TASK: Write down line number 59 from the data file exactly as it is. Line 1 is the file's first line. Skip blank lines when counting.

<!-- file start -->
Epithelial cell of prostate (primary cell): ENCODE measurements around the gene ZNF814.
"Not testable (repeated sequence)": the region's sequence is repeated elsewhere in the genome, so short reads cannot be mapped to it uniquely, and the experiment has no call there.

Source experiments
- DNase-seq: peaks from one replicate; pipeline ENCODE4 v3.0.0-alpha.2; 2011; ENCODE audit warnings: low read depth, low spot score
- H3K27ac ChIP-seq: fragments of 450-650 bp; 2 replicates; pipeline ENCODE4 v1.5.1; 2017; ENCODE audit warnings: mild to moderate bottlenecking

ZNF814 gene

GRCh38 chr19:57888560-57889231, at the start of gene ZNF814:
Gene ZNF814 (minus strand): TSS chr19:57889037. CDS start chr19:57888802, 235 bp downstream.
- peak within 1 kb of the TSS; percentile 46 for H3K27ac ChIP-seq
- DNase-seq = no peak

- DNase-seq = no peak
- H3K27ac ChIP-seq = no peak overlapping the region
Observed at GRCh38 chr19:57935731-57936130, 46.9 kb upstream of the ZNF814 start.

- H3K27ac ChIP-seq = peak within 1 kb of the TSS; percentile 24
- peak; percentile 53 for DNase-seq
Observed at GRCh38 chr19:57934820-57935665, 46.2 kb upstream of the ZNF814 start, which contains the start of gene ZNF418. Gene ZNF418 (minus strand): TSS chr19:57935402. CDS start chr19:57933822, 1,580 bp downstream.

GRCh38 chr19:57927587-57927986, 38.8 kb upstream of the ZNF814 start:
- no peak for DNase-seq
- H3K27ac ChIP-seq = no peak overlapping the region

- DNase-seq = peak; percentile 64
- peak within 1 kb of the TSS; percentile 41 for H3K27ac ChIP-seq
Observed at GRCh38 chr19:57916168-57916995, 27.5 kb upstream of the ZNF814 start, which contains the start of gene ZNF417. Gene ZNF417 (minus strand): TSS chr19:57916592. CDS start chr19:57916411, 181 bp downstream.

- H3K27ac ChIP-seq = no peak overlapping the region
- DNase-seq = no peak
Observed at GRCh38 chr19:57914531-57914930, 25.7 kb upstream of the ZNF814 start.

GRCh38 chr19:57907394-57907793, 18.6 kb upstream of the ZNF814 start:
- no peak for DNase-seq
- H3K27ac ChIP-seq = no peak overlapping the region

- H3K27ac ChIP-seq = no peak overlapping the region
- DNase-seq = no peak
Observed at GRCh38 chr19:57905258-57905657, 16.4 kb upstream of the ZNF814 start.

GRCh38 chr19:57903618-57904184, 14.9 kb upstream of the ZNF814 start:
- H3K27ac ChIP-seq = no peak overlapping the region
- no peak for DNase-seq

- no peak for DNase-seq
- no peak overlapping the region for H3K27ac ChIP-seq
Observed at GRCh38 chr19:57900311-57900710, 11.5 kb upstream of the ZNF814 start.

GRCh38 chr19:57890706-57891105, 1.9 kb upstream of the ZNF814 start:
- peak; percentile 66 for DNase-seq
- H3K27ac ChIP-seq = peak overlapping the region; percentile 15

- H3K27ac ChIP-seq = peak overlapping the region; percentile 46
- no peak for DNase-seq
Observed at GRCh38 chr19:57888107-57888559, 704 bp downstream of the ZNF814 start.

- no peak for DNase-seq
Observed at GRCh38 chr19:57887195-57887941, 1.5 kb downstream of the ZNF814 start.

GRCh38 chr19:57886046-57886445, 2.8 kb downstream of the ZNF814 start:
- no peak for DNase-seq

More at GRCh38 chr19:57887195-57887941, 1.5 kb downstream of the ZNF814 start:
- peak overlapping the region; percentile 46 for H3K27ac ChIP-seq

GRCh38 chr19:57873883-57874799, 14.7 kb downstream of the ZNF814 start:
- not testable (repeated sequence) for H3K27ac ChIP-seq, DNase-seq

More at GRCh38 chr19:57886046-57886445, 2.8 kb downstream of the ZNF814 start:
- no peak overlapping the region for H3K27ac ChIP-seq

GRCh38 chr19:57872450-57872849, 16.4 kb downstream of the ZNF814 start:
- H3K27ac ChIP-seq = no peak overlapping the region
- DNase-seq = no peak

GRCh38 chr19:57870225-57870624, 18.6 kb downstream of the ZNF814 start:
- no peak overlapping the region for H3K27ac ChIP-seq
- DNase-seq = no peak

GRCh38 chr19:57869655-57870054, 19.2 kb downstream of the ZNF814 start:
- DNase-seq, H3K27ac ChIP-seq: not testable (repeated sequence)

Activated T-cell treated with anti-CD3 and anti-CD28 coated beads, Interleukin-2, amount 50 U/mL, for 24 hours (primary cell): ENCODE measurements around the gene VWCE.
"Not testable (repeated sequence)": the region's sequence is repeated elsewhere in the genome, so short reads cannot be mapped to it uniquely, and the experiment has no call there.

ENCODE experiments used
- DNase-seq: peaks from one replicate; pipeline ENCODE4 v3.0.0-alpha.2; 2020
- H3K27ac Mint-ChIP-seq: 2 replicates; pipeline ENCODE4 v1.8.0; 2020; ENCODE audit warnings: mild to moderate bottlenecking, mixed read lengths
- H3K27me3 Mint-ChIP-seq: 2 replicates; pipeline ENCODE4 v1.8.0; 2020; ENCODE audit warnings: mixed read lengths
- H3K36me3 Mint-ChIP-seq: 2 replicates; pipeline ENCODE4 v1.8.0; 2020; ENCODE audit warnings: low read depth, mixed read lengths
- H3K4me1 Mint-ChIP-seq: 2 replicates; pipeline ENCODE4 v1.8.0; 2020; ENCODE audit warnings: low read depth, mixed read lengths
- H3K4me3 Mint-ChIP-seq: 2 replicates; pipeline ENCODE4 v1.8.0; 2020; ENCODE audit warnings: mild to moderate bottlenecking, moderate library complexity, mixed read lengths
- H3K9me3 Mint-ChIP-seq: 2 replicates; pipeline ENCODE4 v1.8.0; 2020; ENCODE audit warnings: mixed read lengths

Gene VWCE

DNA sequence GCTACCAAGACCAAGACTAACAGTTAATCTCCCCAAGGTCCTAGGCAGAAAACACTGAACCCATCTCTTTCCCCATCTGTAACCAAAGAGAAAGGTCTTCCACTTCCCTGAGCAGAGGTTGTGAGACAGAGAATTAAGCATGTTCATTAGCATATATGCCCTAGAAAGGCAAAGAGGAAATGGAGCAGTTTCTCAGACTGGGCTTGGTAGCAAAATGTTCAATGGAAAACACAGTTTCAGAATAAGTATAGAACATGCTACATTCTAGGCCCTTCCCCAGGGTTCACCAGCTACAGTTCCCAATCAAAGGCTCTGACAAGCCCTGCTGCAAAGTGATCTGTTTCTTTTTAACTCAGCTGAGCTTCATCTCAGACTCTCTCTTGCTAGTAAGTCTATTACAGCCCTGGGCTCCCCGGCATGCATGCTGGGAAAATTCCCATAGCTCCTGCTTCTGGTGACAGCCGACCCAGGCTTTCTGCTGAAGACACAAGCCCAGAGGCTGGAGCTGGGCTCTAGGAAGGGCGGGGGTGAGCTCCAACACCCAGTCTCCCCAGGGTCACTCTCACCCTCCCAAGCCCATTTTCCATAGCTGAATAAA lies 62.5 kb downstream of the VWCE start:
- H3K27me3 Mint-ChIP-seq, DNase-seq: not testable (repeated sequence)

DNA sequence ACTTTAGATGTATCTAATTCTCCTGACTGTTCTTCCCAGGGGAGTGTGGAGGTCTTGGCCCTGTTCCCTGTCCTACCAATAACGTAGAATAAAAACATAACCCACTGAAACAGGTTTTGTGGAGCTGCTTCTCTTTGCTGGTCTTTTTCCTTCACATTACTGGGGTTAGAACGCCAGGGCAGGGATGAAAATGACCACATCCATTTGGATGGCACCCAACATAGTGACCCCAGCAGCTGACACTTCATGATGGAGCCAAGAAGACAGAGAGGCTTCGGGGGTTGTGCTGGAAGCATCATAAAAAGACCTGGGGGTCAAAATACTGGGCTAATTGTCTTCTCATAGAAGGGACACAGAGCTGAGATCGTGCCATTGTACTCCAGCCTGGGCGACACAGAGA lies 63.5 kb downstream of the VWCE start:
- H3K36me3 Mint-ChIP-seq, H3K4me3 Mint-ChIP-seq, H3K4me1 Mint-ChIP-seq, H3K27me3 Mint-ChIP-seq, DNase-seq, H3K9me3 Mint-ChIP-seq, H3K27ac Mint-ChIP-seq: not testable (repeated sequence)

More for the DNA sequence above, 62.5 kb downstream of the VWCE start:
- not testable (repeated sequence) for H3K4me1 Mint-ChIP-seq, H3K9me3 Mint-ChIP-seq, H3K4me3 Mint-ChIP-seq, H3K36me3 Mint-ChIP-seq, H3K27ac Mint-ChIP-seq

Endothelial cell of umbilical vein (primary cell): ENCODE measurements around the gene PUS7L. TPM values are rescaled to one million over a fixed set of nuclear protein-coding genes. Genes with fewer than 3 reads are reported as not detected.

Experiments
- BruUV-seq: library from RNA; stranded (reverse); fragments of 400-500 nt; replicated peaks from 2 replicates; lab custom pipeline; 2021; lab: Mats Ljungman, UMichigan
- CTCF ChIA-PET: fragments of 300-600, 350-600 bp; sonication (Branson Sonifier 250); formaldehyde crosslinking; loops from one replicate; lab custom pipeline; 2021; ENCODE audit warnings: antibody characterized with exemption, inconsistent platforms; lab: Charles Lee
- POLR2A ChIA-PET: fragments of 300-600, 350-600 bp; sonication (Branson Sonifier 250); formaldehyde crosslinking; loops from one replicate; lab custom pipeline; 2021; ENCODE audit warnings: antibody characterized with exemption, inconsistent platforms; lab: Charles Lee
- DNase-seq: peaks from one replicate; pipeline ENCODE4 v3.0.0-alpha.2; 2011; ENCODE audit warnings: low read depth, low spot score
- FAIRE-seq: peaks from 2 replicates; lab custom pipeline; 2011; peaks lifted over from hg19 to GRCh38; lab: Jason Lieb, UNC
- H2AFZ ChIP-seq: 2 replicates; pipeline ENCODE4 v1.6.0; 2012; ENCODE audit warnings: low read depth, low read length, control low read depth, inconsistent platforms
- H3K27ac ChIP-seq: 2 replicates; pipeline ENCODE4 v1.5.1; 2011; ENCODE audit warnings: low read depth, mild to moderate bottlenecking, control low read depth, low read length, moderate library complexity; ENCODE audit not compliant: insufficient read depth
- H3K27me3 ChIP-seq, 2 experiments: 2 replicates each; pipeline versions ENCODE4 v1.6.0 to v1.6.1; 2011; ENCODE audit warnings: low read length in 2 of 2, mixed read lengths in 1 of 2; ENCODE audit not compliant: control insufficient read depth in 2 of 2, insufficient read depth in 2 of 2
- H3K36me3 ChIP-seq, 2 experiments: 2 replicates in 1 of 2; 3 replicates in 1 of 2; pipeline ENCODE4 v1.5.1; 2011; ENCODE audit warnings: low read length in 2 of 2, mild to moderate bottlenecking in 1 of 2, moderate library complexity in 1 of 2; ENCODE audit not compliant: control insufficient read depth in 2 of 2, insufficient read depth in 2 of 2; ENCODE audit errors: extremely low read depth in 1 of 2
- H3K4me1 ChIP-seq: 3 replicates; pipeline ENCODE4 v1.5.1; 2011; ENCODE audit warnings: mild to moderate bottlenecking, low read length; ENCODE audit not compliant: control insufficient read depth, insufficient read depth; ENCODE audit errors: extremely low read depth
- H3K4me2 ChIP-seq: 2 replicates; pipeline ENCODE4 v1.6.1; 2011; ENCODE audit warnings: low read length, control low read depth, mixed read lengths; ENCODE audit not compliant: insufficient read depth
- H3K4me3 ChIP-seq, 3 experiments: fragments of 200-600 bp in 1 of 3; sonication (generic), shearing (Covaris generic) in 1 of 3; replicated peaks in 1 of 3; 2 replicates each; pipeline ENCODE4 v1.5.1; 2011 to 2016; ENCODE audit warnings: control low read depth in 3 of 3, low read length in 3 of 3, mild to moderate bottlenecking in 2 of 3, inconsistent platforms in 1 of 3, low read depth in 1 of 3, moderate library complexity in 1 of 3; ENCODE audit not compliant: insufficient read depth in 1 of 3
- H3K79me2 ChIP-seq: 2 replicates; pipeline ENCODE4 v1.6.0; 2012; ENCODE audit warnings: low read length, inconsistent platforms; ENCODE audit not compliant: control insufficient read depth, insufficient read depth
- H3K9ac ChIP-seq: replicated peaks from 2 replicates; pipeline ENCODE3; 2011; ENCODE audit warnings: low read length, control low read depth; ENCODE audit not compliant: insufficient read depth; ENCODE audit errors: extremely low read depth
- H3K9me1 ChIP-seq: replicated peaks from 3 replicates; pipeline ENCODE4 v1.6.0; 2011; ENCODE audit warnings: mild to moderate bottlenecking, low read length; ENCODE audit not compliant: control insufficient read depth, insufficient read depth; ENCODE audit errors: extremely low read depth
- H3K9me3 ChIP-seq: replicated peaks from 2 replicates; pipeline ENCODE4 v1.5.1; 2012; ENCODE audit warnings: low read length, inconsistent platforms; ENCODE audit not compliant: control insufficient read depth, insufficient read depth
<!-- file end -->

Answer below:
- DNase-seq = no peak